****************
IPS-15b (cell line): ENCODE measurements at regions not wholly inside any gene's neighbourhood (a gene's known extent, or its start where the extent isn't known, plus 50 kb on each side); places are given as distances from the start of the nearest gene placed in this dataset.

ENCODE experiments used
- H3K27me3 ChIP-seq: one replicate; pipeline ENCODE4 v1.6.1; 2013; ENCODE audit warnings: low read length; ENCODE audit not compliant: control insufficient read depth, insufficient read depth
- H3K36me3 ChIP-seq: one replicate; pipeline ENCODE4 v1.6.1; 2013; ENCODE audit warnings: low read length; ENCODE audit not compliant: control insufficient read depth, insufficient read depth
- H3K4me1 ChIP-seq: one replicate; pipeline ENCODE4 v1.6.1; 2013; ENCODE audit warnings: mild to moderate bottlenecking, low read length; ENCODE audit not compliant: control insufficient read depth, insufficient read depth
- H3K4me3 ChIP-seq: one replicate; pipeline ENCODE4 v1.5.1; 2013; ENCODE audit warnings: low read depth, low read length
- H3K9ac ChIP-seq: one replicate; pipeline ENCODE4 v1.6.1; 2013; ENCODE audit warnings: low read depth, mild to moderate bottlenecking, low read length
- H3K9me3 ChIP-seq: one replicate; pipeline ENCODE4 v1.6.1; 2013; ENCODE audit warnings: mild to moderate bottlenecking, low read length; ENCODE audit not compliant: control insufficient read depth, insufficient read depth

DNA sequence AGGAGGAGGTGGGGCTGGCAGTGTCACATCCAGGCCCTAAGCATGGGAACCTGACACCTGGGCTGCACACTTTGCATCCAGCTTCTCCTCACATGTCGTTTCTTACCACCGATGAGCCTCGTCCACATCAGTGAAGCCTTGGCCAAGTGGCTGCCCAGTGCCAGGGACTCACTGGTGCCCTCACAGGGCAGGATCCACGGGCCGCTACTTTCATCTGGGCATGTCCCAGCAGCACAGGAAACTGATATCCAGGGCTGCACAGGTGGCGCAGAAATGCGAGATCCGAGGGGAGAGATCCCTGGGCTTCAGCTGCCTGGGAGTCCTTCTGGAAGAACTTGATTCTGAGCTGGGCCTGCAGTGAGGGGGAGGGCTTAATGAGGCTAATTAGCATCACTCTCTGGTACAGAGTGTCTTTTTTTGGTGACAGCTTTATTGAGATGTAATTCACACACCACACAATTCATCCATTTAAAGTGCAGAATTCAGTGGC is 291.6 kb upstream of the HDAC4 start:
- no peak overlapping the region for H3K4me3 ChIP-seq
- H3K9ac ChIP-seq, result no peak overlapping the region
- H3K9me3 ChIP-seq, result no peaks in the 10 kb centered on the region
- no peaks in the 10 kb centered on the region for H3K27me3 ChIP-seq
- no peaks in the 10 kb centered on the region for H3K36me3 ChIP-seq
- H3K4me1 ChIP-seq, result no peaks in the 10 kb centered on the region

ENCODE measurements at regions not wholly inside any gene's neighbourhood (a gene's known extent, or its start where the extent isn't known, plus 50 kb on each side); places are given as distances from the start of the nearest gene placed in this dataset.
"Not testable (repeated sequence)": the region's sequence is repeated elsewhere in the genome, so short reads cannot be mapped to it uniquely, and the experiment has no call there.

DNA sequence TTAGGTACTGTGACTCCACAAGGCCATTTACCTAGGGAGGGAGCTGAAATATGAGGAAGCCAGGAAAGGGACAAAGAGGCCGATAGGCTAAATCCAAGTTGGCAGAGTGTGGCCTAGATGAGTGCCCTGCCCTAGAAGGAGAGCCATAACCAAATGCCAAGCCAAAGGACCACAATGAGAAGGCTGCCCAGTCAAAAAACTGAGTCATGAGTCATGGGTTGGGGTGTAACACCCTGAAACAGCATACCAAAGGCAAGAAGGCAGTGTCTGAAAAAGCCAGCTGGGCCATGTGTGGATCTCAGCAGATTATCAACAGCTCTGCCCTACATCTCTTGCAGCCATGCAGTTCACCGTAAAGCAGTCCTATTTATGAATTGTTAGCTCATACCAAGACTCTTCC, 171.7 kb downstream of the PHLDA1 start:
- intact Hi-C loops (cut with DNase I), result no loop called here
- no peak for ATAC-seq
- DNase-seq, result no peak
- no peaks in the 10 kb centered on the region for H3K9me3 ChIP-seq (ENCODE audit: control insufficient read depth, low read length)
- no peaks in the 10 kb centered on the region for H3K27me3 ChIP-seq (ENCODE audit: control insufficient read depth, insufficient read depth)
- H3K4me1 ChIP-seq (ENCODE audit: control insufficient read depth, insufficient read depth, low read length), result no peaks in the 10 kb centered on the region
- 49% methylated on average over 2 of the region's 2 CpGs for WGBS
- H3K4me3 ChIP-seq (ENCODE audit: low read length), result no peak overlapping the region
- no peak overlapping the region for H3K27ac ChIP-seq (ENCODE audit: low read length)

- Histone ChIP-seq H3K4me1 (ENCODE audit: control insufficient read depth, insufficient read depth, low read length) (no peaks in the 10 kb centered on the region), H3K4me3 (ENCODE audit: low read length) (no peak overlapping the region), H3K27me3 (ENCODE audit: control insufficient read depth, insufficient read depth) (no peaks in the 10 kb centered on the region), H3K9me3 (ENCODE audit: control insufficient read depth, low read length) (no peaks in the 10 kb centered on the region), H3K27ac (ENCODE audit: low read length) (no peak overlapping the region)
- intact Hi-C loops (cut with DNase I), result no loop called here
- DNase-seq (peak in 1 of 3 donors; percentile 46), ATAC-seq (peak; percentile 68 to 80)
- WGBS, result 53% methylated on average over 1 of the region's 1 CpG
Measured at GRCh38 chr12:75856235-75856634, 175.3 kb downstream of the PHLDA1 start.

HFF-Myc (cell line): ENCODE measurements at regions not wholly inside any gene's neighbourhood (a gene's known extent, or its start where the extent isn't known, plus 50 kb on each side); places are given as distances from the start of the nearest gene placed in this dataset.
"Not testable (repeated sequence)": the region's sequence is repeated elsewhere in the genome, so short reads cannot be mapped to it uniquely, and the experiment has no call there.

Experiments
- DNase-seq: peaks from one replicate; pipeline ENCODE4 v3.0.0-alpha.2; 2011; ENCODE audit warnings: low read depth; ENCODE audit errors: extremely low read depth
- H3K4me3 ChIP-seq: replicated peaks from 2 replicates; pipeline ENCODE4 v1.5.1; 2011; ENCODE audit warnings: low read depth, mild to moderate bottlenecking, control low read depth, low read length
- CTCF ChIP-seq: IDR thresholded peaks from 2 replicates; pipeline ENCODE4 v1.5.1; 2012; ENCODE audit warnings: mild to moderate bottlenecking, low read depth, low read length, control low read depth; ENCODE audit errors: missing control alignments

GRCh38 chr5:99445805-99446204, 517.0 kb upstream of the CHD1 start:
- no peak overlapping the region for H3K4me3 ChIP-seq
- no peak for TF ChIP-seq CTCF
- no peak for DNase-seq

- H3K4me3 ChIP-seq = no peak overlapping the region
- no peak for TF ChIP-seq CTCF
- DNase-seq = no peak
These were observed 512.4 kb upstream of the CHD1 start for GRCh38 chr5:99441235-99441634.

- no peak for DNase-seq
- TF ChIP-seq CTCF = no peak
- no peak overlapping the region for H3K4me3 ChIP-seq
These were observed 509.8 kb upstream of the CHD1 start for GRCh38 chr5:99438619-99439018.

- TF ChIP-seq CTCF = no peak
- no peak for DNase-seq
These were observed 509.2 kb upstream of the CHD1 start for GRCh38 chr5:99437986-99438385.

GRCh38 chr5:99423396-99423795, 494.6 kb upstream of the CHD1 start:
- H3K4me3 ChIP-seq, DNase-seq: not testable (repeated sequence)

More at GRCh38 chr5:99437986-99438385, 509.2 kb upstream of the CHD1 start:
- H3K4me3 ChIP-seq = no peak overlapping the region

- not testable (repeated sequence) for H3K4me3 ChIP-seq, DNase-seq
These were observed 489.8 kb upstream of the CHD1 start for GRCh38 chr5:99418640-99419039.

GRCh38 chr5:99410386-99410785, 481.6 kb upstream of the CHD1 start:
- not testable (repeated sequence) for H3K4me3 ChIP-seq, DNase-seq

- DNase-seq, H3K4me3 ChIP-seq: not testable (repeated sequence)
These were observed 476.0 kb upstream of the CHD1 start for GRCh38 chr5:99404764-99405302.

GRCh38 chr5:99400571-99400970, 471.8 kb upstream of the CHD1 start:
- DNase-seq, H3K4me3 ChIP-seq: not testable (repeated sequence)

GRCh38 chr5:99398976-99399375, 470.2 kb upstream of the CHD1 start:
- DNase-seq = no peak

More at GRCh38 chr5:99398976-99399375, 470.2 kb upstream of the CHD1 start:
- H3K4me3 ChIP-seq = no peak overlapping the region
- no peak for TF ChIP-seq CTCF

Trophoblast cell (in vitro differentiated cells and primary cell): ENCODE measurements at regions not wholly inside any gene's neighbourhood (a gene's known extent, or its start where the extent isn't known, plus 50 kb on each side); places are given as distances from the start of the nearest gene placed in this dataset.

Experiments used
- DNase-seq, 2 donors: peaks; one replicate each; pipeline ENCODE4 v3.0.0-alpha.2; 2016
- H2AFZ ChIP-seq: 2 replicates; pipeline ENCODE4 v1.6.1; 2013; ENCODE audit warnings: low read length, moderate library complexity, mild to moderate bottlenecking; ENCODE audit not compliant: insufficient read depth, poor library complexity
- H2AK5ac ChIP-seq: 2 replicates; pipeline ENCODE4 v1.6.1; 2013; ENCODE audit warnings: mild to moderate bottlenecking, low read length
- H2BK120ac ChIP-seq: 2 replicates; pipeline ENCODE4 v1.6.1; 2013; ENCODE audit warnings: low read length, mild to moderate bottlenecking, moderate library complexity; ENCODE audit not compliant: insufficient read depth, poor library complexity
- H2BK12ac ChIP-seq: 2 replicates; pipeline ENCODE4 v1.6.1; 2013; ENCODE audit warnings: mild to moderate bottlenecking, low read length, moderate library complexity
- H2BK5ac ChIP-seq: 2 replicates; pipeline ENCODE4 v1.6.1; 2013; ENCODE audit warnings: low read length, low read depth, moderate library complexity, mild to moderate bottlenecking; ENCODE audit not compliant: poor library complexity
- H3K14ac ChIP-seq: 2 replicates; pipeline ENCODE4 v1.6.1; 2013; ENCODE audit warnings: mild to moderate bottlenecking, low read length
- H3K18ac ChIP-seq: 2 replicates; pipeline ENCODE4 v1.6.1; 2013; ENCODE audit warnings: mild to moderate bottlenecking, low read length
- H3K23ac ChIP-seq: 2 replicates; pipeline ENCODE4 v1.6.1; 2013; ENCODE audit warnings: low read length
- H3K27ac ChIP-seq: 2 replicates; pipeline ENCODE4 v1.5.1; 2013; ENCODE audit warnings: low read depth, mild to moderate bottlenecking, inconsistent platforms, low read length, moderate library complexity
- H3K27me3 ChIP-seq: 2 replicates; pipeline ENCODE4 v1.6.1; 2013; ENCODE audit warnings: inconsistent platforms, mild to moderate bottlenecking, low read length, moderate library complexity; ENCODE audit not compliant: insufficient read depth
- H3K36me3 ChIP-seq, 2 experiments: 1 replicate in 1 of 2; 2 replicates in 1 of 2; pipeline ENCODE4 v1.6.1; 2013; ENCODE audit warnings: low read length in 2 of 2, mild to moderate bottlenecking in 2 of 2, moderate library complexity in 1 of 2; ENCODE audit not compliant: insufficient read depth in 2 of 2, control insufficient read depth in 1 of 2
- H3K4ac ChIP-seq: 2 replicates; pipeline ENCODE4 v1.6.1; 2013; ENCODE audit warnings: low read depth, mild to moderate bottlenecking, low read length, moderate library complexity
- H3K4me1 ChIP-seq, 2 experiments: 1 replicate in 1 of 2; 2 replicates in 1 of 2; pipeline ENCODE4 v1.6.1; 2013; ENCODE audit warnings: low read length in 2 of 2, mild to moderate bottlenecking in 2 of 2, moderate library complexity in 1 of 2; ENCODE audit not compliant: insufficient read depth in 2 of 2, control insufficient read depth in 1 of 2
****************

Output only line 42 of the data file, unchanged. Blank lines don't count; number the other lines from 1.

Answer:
- no peak for DNase-seq